It took me years, but I eventually figured out that his smile really was genuine.

I had been curious for a long while, and finally when I was a sophomore I asked Arnie to teach me how to play his song.

The guitarist looked to me, gave a nod, and finished up the tune which I had heard hundreds of times over before carefully handing me his guitar. I didn’t know enough about it to know what company made it, only that it was an acoustic, and heavier than I thought.

I had watched his hands many times before, and tried to replicate the movements as best I could. However, as I learned that day trying to play the guitar with zero experience is very hard.

I quickly grew frustrated with my inability, and my attempts at playing became more and more frantic. Finally, I couldn’t help it and swore out loud. Arnie threw back his head and laughed at that.

It would take quite awhile of practicing before I learned that tune perfectly.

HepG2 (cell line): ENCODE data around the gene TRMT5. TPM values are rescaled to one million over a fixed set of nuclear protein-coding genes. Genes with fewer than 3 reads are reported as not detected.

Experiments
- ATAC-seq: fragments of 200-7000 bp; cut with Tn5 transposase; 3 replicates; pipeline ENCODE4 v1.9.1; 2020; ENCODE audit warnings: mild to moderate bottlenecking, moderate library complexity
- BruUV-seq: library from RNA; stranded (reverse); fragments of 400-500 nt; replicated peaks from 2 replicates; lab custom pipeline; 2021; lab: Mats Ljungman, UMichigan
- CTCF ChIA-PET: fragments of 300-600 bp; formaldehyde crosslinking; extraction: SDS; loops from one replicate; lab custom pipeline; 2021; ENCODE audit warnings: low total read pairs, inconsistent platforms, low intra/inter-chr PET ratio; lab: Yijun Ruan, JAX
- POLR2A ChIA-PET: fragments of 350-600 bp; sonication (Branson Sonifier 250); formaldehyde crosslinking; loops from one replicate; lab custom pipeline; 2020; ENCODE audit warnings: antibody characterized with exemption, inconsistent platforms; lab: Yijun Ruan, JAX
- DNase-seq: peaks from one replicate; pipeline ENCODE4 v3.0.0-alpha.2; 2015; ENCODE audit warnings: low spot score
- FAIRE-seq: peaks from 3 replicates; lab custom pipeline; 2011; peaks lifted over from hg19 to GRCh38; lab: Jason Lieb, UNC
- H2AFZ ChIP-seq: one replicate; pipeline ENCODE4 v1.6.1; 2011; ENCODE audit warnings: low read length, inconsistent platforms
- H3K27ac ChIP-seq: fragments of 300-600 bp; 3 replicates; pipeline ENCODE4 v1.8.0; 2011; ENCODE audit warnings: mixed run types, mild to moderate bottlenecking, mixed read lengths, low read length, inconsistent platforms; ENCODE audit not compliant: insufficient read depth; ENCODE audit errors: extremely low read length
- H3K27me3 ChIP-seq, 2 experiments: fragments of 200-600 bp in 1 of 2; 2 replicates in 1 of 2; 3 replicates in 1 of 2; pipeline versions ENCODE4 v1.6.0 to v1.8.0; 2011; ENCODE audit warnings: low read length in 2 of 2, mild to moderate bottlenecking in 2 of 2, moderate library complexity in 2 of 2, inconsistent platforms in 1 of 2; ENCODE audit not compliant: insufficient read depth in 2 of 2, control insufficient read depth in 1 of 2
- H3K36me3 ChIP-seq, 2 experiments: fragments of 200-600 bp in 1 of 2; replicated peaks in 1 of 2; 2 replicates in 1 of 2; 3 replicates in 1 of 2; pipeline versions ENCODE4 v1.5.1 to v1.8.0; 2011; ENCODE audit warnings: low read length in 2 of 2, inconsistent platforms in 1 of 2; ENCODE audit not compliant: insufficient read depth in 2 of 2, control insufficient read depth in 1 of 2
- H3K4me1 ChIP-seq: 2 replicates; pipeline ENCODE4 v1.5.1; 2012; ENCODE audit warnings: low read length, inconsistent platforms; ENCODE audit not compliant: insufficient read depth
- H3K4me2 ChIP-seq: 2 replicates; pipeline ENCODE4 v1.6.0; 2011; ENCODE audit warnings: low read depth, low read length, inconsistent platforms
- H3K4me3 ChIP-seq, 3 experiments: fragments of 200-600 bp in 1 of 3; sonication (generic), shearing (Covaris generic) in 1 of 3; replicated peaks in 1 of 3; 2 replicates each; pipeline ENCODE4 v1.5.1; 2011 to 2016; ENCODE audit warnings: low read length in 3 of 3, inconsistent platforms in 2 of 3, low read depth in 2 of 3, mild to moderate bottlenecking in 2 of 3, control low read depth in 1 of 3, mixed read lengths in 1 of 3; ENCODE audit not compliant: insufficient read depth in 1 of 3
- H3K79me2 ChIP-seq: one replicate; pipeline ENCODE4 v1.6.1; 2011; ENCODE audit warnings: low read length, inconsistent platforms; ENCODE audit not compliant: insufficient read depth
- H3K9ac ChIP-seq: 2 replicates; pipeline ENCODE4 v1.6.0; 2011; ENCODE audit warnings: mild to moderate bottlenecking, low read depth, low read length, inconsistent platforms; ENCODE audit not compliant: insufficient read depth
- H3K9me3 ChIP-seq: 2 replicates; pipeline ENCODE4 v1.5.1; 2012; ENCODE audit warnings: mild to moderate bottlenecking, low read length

“So old Arnie, are you ever going to keep heading West?”

“That’s up to the town, kid.”

“If it were up to the town you’d have been gone a long time ago.”

“Every town needs the Blues, and if I go the Blues go with me. It’s a matter of need.”

As I grew older, Arnie and I began talking more and more. His answers were always simple, like his tune. I always thought that it suited him perfectly. The conversations were never too deep. I didn’t ask about his past, he never asked about my life, though I usually told him anyway.

As I aged though, I began hanging out with Arnie less and less. I had friends my age to run around with, girls to chase, and eventually college to focus on. It seemed that every time I saw Arnie again he was older. I never said anything, he never stopped smiling.